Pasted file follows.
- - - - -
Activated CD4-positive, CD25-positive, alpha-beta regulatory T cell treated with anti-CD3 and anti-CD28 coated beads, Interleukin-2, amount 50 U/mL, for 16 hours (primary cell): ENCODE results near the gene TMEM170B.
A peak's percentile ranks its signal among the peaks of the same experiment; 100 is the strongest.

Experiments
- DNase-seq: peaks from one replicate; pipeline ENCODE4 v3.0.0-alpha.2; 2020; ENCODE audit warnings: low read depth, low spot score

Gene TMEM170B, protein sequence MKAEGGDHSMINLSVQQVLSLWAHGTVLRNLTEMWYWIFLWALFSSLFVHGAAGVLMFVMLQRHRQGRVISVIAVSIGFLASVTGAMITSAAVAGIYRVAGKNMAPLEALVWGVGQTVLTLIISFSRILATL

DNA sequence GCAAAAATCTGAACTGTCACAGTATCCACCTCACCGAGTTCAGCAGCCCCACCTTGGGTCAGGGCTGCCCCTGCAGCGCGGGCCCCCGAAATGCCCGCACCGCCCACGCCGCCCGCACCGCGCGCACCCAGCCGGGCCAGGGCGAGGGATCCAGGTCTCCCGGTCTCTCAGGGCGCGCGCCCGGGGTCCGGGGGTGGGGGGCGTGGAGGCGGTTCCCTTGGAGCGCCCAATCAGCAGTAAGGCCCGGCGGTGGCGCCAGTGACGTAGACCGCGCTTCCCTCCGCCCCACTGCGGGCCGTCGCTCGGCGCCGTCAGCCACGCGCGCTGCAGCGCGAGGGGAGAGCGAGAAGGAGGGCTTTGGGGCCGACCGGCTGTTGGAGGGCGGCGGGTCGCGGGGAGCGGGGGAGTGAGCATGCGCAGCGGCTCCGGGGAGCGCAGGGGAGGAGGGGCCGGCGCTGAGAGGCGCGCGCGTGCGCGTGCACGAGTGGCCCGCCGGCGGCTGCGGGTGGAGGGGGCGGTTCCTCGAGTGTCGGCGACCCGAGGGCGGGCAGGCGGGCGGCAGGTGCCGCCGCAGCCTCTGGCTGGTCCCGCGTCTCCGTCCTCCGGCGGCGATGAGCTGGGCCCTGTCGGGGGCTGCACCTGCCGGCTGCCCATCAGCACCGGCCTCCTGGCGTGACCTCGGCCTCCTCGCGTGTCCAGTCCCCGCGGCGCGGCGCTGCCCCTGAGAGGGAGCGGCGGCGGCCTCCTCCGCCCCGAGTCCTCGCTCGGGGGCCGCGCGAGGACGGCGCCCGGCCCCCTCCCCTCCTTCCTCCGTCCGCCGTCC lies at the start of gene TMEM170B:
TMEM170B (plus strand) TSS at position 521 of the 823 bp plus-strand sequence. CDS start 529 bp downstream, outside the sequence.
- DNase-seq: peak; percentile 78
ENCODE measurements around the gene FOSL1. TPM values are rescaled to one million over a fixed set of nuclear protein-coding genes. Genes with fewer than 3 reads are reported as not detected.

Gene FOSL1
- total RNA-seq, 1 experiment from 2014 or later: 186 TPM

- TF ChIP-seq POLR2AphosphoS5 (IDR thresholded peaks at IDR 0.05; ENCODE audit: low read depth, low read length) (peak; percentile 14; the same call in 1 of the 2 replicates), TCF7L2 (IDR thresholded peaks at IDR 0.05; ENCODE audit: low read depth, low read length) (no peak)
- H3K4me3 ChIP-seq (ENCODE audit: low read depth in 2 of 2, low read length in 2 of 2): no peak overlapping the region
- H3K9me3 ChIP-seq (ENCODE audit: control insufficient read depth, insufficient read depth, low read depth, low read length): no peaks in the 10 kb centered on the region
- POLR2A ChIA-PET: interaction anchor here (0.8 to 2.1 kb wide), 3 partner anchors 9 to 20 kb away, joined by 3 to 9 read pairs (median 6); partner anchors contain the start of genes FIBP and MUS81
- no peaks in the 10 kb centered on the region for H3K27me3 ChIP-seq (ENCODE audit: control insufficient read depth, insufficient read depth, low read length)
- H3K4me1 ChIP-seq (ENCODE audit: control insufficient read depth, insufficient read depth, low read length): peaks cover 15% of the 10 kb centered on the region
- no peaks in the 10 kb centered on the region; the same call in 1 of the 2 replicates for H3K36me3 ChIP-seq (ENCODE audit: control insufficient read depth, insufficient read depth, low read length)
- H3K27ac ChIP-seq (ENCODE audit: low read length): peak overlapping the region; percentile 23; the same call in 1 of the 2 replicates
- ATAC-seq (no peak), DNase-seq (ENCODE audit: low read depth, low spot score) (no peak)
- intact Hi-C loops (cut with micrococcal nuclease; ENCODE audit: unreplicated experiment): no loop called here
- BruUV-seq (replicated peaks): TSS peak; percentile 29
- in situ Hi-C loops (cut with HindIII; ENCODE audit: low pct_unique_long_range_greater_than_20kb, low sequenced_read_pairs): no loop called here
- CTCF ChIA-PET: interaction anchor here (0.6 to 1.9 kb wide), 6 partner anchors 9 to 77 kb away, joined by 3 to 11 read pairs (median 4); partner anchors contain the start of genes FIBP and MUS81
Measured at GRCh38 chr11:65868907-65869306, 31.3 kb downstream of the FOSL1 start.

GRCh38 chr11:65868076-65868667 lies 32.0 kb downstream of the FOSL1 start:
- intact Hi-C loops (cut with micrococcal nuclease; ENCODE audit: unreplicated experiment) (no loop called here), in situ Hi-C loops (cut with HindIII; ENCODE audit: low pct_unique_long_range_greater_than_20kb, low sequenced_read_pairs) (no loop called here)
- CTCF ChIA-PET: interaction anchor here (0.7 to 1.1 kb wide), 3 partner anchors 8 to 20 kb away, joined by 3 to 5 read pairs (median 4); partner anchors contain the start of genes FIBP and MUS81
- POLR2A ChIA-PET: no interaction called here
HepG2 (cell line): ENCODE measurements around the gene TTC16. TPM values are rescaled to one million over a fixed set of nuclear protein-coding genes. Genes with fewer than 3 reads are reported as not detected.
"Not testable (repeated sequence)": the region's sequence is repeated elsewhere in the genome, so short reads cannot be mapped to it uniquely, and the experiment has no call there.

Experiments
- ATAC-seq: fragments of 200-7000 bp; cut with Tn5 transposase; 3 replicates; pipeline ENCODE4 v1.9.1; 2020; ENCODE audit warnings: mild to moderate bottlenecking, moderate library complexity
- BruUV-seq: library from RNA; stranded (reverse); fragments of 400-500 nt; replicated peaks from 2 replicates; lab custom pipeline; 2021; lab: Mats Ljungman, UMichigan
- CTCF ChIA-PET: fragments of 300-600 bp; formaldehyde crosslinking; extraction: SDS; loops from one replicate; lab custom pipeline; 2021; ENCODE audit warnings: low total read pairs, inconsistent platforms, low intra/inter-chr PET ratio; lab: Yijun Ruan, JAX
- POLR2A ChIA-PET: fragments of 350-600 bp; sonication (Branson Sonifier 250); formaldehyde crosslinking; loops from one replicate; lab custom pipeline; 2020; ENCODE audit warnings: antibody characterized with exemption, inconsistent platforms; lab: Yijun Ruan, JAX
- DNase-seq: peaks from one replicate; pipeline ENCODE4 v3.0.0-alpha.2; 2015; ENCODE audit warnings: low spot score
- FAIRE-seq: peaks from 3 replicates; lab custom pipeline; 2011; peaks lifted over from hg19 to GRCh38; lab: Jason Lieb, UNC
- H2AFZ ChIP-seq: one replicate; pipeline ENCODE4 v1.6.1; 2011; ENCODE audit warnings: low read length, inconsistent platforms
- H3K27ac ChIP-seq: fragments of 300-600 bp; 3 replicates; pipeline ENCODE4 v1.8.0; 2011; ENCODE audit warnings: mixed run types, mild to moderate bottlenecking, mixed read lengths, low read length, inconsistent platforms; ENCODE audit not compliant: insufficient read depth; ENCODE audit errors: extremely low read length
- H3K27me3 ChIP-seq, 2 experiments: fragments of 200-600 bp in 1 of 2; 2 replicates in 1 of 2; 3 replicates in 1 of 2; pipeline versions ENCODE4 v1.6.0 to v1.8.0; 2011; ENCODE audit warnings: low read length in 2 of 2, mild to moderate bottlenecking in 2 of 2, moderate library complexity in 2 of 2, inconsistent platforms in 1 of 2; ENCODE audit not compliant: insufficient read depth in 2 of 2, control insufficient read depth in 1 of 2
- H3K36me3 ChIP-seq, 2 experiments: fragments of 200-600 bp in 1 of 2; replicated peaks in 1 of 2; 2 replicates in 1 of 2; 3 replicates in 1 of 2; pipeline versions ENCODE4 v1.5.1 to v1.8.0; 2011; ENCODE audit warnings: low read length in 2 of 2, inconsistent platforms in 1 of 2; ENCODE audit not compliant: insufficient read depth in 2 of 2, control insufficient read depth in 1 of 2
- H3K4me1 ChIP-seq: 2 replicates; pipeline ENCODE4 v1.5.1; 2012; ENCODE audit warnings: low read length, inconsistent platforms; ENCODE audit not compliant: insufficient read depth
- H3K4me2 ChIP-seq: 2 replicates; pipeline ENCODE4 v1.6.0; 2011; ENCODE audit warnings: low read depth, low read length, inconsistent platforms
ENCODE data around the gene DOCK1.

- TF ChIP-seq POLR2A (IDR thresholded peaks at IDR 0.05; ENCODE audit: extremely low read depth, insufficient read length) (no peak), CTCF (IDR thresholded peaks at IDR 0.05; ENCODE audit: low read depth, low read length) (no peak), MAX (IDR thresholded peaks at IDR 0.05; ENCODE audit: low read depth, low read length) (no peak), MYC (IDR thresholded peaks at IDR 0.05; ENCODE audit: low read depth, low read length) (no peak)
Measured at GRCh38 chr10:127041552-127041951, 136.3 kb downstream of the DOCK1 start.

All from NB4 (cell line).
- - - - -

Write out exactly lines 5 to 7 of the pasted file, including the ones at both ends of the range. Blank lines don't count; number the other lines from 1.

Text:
Gene TMEM170B, protein sequence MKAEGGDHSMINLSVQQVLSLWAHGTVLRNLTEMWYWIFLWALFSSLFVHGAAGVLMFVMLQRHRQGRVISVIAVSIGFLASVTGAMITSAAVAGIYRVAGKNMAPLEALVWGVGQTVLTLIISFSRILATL

DNA sequence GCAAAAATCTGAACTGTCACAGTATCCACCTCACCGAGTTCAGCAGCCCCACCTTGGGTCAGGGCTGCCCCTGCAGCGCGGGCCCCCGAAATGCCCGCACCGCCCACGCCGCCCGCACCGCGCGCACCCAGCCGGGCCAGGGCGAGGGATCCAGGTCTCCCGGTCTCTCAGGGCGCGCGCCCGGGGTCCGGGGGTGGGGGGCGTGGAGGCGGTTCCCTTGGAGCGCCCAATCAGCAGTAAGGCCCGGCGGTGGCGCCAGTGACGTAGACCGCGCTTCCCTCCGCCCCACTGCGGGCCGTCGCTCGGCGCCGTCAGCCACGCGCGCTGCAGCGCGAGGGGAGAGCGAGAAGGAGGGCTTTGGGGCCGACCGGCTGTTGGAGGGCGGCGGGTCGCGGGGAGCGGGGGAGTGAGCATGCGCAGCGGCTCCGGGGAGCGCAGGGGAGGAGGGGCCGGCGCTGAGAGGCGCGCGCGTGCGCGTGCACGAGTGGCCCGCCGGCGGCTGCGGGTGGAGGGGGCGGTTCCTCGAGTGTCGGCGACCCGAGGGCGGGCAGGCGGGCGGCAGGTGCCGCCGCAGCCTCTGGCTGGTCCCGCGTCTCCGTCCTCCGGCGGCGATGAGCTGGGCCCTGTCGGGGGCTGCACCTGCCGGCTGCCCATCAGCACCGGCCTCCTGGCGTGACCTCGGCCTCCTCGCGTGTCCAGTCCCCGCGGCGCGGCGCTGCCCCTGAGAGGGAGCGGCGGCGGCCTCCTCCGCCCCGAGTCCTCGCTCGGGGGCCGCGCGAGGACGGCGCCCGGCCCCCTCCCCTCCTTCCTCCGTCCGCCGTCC lies at the start of gene TMEM170B:
TMEM170B (plus strand) TSS at position 521 of the 823 bp plus-strand sequence. CDS start 529 bp downstream, outside the sequence.